The overseas kiwi fruit comes from China, but now it grows all over the world in warm countries – in Asia, South Africa, Australia, New Zealand. Therefore, fresh fruits fall on our shelves throughout the year. They perfectly tolerate long journeys, and at zero temperatures, the fruits can be stored for up to six months.
Are you inspired enough to leave your computer and go to the nearest store? Stay just a moment – we’ll consider
how to choose and preserve this miracle fruit.
Kiwis are harvested hard, but fruits are considered ripe when they are slightly soft, without wrinkles on the skin, and when pressed, the skin is slightly pressed. If the fruit is too hard, it means that it has not yet ripened.
If the fruit is elastic to the touch, not softened or shriveled, then it can be eaten, it is quite juicy and sweet. Do not forget to smell the fruit: if the kiwi emits the aroma of banana, strawberry and lemon, this is a sign of ripeness.
Store kiwi in the vegetable compartment of the refrigerator in a paper bag. Kiwi fruits do not like neighborhood with other fruits and food. In order for greenish kiwis to ripen at home, you should put the fruits on a dish with bananas or oranges.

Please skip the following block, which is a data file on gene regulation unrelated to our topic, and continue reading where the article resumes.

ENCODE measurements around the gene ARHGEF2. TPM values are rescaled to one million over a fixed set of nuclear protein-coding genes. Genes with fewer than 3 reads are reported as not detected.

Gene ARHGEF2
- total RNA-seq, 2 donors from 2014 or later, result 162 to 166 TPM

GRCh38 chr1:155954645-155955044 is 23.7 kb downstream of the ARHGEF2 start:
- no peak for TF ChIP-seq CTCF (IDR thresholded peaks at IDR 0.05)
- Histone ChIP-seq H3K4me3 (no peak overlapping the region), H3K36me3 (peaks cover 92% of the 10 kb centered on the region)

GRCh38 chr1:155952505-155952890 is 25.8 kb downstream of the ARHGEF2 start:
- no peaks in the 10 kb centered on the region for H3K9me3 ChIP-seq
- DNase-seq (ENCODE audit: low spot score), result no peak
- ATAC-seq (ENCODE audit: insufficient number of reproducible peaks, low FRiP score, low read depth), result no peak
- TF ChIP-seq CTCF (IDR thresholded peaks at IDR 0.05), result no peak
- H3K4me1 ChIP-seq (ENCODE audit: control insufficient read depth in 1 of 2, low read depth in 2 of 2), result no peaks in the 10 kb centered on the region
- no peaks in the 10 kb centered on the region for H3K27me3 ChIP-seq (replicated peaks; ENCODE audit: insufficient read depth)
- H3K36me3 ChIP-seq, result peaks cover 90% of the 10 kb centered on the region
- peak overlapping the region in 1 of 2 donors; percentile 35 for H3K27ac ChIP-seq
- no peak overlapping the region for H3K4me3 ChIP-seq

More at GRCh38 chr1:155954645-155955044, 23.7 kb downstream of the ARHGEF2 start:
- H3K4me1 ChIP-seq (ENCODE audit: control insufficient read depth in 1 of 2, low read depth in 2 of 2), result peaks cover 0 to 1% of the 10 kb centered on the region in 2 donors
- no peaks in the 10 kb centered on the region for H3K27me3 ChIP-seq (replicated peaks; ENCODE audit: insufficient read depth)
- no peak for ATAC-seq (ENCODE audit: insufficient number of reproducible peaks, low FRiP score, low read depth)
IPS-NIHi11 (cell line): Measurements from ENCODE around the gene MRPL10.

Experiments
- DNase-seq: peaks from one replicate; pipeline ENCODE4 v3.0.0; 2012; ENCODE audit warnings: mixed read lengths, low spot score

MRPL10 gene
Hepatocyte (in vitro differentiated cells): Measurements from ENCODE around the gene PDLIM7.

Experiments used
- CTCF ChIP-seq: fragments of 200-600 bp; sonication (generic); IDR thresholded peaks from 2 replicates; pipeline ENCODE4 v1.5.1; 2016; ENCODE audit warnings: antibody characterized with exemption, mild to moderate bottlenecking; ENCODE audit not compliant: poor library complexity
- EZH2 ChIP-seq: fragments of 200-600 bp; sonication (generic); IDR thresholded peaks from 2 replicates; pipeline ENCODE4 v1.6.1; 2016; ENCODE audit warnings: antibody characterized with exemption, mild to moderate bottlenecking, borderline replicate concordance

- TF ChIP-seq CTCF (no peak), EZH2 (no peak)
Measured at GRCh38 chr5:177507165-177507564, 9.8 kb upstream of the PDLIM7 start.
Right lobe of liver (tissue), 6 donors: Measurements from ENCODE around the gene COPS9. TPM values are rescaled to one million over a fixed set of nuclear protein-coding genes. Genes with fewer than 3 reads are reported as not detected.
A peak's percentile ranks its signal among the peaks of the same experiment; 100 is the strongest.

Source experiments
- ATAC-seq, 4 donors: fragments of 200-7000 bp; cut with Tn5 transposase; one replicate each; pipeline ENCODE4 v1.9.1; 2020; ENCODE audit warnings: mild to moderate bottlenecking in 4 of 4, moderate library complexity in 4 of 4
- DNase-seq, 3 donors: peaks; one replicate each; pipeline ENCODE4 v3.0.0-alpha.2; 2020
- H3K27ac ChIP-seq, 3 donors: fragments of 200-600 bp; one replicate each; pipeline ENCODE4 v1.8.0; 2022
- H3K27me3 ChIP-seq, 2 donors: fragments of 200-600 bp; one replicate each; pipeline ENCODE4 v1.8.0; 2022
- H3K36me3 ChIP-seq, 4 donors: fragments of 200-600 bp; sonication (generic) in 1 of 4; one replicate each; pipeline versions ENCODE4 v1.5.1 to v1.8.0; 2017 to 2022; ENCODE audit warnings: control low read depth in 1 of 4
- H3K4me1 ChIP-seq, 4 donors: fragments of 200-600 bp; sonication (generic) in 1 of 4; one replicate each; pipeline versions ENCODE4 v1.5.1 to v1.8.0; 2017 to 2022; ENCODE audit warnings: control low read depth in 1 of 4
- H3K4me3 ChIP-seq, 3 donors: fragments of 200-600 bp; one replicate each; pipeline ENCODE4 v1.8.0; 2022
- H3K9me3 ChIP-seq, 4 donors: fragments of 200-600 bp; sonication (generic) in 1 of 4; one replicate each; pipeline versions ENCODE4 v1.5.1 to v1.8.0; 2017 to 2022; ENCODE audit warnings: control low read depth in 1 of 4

Kiwi in cosmetology
What is so useful internally can be equally beneficial when used externally. However, Kiwi is not only useful, but also necessary for our skin: it perfectly cleanses and saturates it with a whole complex of vitamins.
Kiwi in cooking
What is healthy must be delicious. Kiwi is an excellent proof of this worldly theorem. The fruit is used in every cuisine.
You will need: 600 g kiwi, 750 g green gooseberries, 4 tbsp. l. lemon juice, 1 tbsp. l. lemon zest, 500 g sugar, 3 tbsp. l. woodruff syrup.
Kiwi clean, cut lengthwise into four parts, and then into slices. Remove stalks, inflorescences and seeds from gooseberries. Mix the berries with lemon juice and make a puree out of them. It is better to use a mixer or blender for this. Mix puree with kiwi, lemon zest and sugar. Bring to a boil with constant stirring. Boil over high heat for 1 minute. Then remove from heat, add syrup and immediately pour into pre-prepared jars. Close tightly with lids or roll up.
You will need: for the dough: flour – 1 cup, sugar – 2-3 tablespoons, butter – 140g, egg (yolk) – 1 pc. For the filling: kiwi – 10 pcs., fat cream – 1 cup, powdered sugar – 150g., egg – 2 pcs., cognac – 50g.